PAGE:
A further blow to the science base was announced in the budget, viz a 47 per cent reduction in the universities' capital grant by 1997/98. The inadequacy of equipment funding for science subjects is compounded by the growing demand for computer equipment from social science, arts and humanities departments as well as the estimated Pounds 100 million required by universities to meet new health and safety requirements. In making the 1996/97 equipment cuts, the Civil Service and the minister were apparently unaware that more than 90 per cent of this "capital" grant is used not for buildings, but to replace obsolescent equipment, to repair equipment or to buy new equipment for teaching and research.

It is difficult to imagine how the Government can seriously expect universities to make good the deficit via the Private Finance Initiative, particularly as there is no example of this scheme having been used to buy equipment. The Wellcome Trust recently warned the Government that it will not pay for university infrastructure such as laboratories or major equipment (including central computing facilities) because it believes that it is the Government's responsibility to provide these basic facilities.

In January the science minister Ian Taylor claimed research should not suffer through lack of access to equipment, despite the fact that it is generally recognised that shortage of modern equipment has been a major constraining factor on university research. The minister's claims are in stark contrast to those held by the universities. Bob Boucher, principal of the University of Manchester Institute of Science and Technology, said after the budget: "If this capital cut is not reversed in next year's funding round, the Government will be signalling the United Kingdom's withdrawal from international competition in science and engineering.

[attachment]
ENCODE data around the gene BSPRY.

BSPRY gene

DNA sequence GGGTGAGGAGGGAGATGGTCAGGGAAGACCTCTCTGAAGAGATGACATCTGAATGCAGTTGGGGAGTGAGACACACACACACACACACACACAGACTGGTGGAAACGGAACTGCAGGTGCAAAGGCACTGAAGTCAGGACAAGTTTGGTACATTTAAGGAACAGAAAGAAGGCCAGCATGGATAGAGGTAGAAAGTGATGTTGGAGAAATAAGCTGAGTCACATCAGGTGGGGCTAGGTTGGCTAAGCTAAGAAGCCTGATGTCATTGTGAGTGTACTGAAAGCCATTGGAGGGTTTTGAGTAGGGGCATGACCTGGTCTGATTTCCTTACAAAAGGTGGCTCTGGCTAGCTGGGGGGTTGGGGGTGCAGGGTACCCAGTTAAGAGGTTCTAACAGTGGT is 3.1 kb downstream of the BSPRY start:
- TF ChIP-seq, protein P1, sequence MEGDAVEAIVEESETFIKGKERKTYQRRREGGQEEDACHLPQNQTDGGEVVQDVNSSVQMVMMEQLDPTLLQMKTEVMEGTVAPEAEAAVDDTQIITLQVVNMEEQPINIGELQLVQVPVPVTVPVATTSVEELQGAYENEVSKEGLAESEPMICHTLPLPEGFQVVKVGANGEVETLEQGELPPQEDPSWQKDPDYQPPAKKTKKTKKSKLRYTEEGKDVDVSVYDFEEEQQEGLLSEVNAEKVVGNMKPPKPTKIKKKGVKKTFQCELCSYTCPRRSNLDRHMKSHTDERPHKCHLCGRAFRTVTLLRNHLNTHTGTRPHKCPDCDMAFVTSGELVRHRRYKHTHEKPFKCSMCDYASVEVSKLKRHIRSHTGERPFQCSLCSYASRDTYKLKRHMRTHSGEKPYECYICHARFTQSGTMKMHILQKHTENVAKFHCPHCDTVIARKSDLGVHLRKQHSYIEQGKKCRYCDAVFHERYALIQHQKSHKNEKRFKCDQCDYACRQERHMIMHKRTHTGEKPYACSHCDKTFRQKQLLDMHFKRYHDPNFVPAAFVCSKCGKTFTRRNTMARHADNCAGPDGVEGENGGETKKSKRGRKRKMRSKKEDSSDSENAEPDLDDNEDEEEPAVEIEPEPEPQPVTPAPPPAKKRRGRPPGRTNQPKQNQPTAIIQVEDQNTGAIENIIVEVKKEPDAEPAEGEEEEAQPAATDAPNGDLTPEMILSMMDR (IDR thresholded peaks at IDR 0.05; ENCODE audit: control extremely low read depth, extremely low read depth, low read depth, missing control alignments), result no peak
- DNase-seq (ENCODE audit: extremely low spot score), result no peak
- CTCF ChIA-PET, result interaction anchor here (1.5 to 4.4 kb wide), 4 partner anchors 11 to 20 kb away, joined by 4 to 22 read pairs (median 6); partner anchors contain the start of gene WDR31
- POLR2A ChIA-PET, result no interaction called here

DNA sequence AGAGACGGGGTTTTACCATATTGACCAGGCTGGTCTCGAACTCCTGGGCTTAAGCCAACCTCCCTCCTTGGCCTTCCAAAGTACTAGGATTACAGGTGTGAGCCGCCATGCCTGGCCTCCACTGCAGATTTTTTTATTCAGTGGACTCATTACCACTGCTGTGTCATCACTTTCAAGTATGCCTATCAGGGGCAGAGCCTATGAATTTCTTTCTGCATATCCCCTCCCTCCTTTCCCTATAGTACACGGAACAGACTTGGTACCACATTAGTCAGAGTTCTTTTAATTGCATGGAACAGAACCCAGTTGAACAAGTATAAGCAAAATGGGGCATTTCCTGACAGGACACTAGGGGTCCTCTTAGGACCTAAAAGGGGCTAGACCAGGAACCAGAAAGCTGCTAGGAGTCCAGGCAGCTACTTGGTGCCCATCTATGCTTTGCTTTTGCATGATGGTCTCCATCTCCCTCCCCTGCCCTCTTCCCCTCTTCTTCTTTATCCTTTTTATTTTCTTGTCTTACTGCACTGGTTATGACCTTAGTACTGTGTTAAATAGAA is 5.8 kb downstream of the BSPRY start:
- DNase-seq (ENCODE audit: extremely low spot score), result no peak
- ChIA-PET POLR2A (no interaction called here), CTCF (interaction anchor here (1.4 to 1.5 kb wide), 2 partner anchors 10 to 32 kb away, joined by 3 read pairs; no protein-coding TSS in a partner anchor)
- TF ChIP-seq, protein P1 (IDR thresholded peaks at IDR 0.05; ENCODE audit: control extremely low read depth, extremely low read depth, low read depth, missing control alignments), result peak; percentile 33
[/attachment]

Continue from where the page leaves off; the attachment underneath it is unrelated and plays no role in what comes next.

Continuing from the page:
The UK's tally of Nobel Prize-winners is in decline. Up to 1985, the UK averaged around ten per decade but in the last ten years there has been only one: Sir James Black.

It is essential that the capital grant be restored to its 1995/96 value and ring-fenced; it should certainly not be merged (as is the Government's intention) with recurrent grant as this will inevitably mean that the 1996/97 cuts will be most detrimental to science, engineering and medicine.

The response of political parties to the problems confronting universities is interesting. The Liberal Democrats have published The Key to Lifelong Learning, which represents an honest attempt to face up to the problems. However, by agreeing to set up the Dearing review of higher education, the Conservatives and New Labour have neatly sidestepped the issue and effectively removed it as a pre-election topic. Dearing is not due to report before the summer of 1997, by which time appreciable and possibly irreversible damage will have been inflicted on the universities and the science base.

If, as expected, Dearing recommends a graduate tax or any non-central Government source for increasing university funding, this would not be operational before about 2001. What are universities expected to do in the intervening five years? Do Parliament and government need reminding that . . . "the understanding and application of science are fundamental to the fortunes of modern nations . . ."? (Government White Paper, A Strategy for Science, Engineering and Technology, May 1993)

Tony Trinci is pro vice chancellor for research at the University of Manchester and president of the society for general microbiology.